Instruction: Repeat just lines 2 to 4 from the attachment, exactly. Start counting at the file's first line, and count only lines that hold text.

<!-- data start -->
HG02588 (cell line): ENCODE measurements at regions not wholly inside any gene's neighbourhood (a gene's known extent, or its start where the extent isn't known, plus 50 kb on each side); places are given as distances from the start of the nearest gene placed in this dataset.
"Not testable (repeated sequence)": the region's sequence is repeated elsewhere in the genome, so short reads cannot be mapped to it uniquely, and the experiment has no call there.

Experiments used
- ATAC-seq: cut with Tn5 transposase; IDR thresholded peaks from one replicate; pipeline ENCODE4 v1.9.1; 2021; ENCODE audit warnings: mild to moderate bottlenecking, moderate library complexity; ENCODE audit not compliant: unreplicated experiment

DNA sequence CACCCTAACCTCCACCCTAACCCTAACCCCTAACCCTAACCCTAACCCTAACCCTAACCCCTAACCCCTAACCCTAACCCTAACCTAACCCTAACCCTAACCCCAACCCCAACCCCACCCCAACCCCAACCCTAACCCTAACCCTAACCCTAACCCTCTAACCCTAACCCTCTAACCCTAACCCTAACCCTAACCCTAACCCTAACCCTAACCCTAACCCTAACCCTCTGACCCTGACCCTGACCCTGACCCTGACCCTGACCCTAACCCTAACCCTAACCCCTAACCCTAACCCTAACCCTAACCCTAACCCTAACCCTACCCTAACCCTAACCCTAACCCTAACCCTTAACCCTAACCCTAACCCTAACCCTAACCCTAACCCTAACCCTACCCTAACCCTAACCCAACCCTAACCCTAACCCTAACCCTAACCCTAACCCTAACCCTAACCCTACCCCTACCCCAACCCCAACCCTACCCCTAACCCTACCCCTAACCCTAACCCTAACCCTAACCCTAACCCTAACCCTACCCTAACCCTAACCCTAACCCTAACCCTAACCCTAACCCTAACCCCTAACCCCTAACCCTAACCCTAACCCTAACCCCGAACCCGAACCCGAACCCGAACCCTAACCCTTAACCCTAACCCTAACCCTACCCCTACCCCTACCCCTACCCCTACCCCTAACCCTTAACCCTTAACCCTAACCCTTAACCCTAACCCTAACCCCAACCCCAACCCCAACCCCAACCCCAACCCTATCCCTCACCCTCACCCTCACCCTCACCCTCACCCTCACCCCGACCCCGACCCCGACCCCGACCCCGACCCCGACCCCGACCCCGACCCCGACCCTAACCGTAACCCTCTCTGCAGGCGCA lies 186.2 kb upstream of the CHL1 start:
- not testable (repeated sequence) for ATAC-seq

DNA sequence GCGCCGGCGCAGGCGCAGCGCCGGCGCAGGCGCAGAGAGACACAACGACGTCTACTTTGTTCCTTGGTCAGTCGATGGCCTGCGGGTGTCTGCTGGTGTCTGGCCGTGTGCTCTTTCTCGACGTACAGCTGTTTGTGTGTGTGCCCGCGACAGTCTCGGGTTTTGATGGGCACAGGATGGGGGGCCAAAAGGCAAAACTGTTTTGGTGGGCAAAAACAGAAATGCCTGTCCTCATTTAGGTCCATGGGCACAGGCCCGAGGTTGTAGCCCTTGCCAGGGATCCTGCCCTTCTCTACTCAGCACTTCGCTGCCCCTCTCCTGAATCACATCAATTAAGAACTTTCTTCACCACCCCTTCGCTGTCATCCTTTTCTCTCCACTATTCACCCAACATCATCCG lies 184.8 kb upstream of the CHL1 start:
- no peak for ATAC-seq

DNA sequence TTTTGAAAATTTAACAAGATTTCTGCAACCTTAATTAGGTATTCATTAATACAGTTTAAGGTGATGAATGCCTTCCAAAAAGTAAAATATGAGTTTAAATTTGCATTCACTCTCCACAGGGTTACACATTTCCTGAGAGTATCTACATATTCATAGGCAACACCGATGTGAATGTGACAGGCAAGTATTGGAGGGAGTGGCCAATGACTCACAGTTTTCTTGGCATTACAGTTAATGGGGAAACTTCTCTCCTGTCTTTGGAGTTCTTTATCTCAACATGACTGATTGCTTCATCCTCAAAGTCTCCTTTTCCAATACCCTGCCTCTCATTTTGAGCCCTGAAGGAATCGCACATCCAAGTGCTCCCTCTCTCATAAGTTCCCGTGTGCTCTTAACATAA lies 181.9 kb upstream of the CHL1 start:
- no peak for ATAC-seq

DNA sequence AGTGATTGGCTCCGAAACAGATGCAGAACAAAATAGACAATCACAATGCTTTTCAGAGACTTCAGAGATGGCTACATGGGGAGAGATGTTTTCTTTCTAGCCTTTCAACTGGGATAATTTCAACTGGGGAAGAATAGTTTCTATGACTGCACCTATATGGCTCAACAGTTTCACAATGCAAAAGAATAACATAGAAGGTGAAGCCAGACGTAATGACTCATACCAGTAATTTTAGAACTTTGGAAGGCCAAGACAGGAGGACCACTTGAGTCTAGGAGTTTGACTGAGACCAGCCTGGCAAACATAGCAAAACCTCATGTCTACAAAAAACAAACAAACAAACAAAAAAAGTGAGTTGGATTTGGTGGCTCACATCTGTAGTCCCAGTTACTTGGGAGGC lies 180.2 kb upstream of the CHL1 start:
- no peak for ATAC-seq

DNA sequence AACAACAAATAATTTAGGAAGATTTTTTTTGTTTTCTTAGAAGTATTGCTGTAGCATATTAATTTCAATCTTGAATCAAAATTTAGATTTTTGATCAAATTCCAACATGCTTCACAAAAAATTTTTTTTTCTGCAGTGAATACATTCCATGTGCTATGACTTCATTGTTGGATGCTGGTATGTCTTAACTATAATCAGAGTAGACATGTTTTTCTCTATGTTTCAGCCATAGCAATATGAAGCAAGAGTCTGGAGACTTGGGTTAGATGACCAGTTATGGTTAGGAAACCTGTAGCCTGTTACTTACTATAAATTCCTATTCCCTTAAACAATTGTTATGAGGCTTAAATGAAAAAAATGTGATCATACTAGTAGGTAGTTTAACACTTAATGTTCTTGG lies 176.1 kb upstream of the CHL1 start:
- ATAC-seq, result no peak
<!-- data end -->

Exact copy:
"Not testable (repeated sequence)": the region's sequence is repeated elsewhere in the genome, so short reads cannot be mapped to it uniquely, and the experiment has no call there.

Experiments used
- ATAC-seq: cut with Tn5 transposase; IDR thresholded peaks from one replicate; pipeline ENCODE4 v1.9.1; 2021; ENCODE audit warnings: mild to moderate bottlenecking, moderate library complexity; ENCODE audit not compliant: unreplicated experiment